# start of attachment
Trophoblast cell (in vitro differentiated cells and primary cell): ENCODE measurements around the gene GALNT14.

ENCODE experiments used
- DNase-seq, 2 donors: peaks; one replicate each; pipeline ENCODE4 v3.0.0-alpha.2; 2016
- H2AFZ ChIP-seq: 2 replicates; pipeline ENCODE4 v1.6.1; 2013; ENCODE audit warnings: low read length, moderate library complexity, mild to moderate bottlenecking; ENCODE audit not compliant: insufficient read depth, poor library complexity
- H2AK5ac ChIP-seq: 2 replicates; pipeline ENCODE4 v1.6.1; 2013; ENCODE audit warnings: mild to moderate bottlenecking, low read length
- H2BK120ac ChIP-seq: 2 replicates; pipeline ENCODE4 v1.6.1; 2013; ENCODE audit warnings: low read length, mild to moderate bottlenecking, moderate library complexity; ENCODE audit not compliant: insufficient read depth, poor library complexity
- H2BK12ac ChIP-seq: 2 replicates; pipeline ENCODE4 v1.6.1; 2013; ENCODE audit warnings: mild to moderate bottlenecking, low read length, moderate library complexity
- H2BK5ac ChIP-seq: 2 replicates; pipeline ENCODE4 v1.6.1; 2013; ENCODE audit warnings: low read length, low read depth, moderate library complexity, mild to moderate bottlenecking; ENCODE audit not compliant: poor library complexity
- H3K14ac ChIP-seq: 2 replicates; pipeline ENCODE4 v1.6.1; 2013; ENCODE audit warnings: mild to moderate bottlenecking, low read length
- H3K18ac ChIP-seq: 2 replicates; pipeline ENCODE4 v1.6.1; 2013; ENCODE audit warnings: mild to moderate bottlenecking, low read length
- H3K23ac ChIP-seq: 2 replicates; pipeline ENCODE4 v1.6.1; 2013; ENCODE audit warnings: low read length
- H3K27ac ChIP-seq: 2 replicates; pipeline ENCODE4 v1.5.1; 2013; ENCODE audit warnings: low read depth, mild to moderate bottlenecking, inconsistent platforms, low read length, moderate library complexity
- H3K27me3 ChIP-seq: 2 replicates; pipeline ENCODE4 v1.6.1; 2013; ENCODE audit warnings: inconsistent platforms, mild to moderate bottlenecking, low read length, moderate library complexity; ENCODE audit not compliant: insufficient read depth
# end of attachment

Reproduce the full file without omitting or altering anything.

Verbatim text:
Trophoblast cell (in vitro differentiated cells and primary cell): ENCODE measurements around the gene GALNT14.

ENCODE experiments used
- DNase-seq, 2 donors: peaks; one replicate each; pipeline ENCODE4 v3.0.0-alpha.2; 2016
- H2AFZ ChIP-seq: 2 replicates; pipeline ENCODE4 v1.6.1; 2013; ENCODE audit warnings: low read length, moderate library complexity, mild to moderate bottlenecking; ENCODE audit not compliant: insufficient read depth, poor library complexity
- H2AK5ac ChIP-seq: 2 replicates; pipeline ENCODE4 v1.6.1; 2013; ENCODE audit warnings: mild to moderate bottlenecking, low read length
- H2BK120ac ChIP-seq: 2 replicates; pipeline ENCODE4 v1.6.1; 2013; ENCODE audit warnings: low read length, mild to moderate bottlenecking, moderate library complexity; ENCODE audit not compliant: insufficient read depth, poor library complexity
- H2BK12ac ChIP-seq: 2 replicates; pipeline ENCODE4 v1.6.1; 2013; ENCODE audit warnings: mild to moderate bottlenecking, low read length, moderate library complexity
- H2BK5ac ChIP-seq: 2 replicates; pipeline ENCODE4 v1.6.1; 2013; ENCODE audit warnings: low read length, low read depth, moderate library complexity, mild to moderate bottlenecking; ENCODE audit not compliant: poor library complexity
- H3K14ac ChIP-seq: 2 replicates; pipeline ENCODE4 v1.6.1; 2013; ENCODE audit warnings: mild to moderate bottlenecking, low read length
- H3K18ac ChIP-seq: 2 replicates; pipeline ENCODE4 v1.6.1; 2013; ENCODE audit warnings: mild to moderate bottlenecking, low read length
- H3K23ac ChIP-seq: 2 replicates; pipeline ENCODE4 v1.6.1; 2013; ENCODE audit warnings: low read length
- H3K27ac ChIP-seq: 2 replicates; pipeline ENCODE4 v1.5.1; 2013; ENCODE audit warnings: low read depth, mild to moderate bottlenecking, inconsistent platforms, low read length, moderate library complexity
- H3K27me3 ChIP-seq: 2 replicates; pipeline ENCODE4 v1.6.1; 2013; ENCODE audit warnings: inconsistent platforms, mild to moderate bottlenecking, low read length, moderate library complexity; ENCODE audit not compliant: insufficient read depth